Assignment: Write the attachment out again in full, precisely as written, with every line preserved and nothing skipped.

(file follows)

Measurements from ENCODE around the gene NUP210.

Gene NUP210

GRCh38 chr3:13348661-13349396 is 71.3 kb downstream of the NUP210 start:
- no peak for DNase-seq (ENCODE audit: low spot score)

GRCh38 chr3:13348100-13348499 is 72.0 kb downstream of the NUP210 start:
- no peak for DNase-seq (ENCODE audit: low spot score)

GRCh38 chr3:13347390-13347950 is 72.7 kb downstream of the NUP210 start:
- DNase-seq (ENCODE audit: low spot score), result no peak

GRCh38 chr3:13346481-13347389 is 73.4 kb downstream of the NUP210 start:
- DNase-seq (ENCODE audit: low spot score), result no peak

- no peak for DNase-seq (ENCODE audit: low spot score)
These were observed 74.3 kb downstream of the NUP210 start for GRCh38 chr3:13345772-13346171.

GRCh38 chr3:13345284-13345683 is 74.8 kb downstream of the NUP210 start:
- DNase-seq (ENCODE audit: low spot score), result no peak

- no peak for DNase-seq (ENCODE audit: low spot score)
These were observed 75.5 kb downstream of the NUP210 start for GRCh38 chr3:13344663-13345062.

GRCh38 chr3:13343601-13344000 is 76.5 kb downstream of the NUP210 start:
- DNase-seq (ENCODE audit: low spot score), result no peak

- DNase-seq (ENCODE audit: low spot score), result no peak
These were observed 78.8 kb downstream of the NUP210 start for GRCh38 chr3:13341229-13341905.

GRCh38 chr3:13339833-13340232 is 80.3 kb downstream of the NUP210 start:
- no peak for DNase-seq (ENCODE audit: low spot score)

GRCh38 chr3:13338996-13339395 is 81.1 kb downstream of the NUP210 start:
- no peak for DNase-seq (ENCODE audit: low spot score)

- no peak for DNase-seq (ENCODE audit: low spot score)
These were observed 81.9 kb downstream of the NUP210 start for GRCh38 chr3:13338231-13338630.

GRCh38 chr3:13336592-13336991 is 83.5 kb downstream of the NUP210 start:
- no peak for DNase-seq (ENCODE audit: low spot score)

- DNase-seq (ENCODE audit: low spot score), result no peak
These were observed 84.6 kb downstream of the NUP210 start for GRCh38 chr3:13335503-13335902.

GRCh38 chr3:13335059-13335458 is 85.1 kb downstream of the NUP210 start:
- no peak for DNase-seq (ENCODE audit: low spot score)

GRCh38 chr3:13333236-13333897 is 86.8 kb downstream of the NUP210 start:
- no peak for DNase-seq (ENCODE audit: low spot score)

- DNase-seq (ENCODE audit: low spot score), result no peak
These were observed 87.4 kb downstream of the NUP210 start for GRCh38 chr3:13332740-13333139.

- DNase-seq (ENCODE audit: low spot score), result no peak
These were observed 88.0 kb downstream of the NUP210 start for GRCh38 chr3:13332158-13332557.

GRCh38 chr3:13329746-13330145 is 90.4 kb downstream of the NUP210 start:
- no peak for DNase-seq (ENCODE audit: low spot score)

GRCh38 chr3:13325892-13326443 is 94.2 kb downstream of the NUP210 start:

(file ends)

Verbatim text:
Measurements from ENCODE around the gene NUP210.

Gene NUP210

GRCh38 chr3:13348661-13349396 is 71.3 kb downstream of the NUP210 start:
- no peak for DNase-seq (ENCODE audit: low spot score)

GRCh38 chr3:13348100-13348499 is 72.0 kb downstream of the NUP210 start:
- no peak for DNase-seq (ENCODE audit: low spot score)

GRCh38 chr3:13347390-13347950 is 72.7 kb downstream of the NUP210 start:
- DNase-seq (ENCODE audit: low spot score), result no peak

GRCh38 chr3:13346481-13347389 is 73.4 kb downstream of the NUP210 start:
- DNase-seq (ENCODE audit: low spot score), result no peak

- no peak for DNase-seq (ENCODE audit: low spot score)
These were observed 74.3 kb downstream of the NUP210 start for GRCh38 chr3:13345772-13346171.

GRCh38 chr3:13345284-13345683 is 74.8 kb downstream of the NUP210 start:
- DNase-seq (ENCODE audit: low spot score), result no peak

- no peak for DNase-seq (ENCODE audit: low spot score)
These were observed 75.5 kb downstream of the NUP210 start for GRCh38 chr3:13344663-13345062.

GRCh38 chr3:13343601-13344000 is 76.5 kb downstream of the NUP210 start:
- DNase-seq (ENCODE audit: low spot score), result no peak

- DNase-seq (ENCODE audit: low spot score), result no peak
These were observed 78.8 kb downstream of the NUP210 start for GRCh38 chr3:13341229-13341905.

GRCh38 chr3:13339833-13340232 is 80.3 kb downstream of the NUP210 start:
- no peak for DNase-seq (ENCODE audit: low spot score)

GRCh38 chr3:13338996-13339395 is 81.1 kb downstream of the NUP210 start:
- no peak for DNase-seq (ENCODE audit: low spot score)

- no peak for DNase-seq (ENCODE audit: low spot score)
These were observed 81.9 kb downstream of the NUP210 start for GRCh38 chr3:13338231-13338630.

GRCh38 chr3:13336592-13336991 is 83.5 kb downstream of the NUP210 start:
- no peak for DNase-seq (ENCODE audit: low spot score)

- DNase-seq (ENCODE audit: low spot score), result no peak
These were observed 84.6 kb downstream of the NUP210 start for GRCh38 chr3:13335503-13335902.

GRCh38 chr3:13335059-13335458 is 85.1 kb downstream of the NUP210 start:
- no peak for DNase-seq (ENCODE audit: low spot score)

GRCh38 chr3:13333236-13333897 is 86.8 kb downstream of the NUP210 start:
- no peak for DNase-seq (ENCODE audit: low spot score)

- DNase-seq (ENCODE audit: low spot score), result no peak
These were observed 87.4 kb downstream of the NUP210 start for GRCh38 chr3:13332740-13333139.

- DNase-seq (ENCODE audit: low spot score), result no peak
These were observed 88.0 kb downstream of the NUP210 start for GRCh38 chr3:13332158-13332557.

GRCh38 chr3:13329746-13330145 is 90.4 kb downstream of the NUP210 start:
- no peak for DNase-seq (ENCODE audit: low spot score)

GRCh38 chr3:13325892-13326443 is 94.2 kb downstream of the NUP210 start: